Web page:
The roots for the differences may be in the very cultural differences that run deep in the two respective countries.
“Money is everything in the U.S. Money is suspect in Canada. They probably assume you got a government grant.
“[In the U.S.] it is winner takes all. In Canada it is income distribution.”
These are important distinctions that reach throughout the society, right to the Canadian political realm. “The new Conservative Party is muting its social conservatism that was the hallmark of Stockwell Day’s leadership and that was seen as the hallmark of Preston Manning’s leadership,” says Adams. “I suspect that while they may start from a base of more conservative social values, they will be the Canadian version of that. If anything, they will be more like the Democrats in the U.S than the Republicans.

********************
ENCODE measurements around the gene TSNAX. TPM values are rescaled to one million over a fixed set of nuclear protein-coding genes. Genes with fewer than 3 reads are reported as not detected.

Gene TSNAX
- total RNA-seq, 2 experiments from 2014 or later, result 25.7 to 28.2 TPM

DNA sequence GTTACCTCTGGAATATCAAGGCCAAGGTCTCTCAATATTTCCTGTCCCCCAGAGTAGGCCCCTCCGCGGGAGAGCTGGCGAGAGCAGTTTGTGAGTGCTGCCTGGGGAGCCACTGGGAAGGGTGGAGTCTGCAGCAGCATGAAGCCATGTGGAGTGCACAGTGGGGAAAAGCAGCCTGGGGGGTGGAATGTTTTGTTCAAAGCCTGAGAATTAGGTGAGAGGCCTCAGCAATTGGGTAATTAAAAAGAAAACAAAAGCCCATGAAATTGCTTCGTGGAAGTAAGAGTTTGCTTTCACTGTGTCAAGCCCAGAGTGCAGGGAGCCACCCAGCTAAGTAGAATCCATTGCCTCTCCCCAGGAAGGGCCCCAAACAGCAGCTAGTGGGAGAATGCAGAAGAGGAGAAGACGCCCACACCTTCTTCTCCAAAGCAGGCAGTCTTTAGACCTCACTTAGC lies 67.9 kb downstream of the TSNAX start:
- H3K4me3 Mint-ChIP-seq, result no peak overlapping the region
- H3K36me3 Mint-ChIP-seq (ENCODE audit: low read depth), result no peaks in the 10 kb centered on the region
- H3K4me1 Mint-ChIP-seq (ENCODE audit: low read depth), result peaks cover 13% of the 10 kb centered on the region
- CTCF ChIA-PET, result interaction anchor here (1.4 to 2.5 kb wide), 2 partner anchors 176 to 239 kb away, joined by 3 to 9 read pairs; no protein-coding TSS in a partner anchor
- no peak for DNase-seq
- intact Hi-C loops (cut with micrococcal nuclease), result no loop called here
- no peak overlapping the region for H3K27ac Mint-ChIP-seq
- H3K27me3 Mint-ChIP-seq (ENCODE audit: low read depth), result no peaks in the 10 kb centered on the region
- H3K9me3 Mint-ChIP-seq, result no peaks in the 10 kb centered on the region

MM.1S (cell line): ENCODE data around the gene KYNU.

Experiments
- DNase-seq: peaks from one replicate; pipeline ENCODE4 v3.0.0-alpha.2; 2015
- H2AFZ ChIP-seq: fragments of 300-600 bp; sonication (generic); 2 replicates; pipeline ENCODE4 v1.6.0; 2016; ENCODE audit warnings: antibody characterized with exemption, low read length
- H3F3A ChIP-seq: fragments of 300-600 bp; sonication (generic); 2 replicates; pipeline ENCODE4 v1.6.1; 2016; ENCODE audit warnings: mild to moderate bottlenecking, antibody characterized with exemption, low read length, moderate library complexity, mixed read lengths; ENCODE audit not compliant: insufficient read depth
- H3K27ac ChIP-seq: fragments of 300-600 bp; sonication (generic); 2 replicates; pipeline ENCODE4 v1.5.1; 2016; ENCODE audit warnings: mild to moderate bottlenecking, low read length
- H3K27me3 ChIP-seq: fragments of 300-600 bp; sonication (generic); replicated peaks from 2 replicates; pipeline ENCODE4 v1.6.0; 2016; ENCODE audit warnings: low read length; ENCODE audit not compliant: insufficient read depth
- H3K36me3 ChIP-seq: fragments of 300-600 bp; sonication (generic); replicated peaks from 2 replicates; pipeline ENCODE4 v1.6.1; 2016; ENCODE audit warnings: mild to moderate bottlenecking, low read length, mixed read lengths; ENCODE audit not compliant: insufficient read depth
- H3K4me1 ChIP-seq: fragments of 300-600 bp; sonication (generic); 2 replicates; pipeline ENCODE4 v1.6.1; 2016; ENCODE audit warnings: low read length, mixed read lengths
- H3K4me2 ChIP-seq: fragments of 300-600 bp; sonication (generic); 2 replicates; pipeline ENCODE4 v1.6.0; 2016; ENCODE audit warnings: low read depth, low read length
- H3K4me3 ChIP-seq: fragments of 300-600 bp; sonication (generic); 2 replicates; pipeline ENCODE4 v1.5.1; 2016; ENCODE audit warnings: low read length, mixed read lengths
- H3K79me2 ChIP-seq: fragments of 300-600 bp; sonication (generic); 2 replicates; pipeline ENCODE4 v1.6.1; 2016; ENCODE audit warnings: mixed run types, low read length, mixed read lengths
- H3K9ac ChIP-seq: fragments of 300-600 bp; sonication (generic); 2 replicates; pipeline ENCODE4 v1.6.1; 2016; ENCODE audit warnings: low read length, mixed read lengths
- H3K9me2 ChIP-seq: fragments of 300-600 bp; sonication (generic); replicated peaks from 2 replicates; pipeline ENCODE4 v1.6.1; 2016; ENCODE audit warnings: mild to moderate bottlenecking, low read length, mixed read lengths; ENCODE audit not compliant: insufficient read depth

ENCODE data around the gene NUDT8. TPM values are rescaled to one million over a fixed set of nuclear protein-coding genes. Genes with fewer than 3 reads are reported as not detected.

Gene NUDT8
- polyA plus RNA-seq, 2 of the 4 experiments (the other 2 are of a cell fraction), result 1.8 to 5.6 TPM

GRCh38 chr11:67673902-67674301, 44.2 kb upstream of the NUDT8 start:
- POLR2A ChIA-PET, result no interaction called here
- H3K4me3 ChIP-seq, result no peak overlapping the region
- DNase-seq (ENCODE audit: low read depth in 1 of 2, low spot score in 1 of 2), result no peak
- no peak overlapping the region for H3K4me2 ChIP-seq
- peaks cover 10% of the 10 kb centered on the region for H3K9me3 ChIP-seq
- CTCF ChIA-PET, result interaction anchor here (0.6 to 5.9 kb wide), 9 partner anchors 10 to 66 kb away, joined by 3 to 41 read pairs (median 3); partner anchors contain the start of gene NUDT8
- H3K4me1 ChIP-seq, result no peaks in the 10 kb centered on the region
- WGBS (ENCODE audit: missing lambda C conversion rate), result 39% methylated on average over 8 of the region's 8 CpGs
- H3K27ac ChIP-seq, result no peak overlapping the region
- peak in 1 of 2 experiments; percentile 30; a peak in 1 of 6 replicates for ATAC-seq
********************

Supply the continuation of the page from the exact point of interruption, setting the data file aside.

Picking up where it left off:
“You do not govern this country from the right, you govern from the centre. Otherwise you relegate yourself to the periphery.”
Canada-U.S. Relations Can Stand the Strain, says U.S. Ambassador
Canada-U.S. relations run too deep to be destroyed by single areas of conflict, said U.S. Ambassador to Canada Paul Celucci.
“There will be strains at times, but I don’t think anything will fundamentally hurt this relationship,” Celucci told automotive aftermarket professionals at the Automotive Industries Association of Canada’s Aftermarket Conference for Executives.
Celucci, who made headlines following the September 2001 terrorist attacks when he questioned Canada’s friendship with the U.S., said that the relationship and cooperation between Canada and the U.S. has been nothing short of astounding.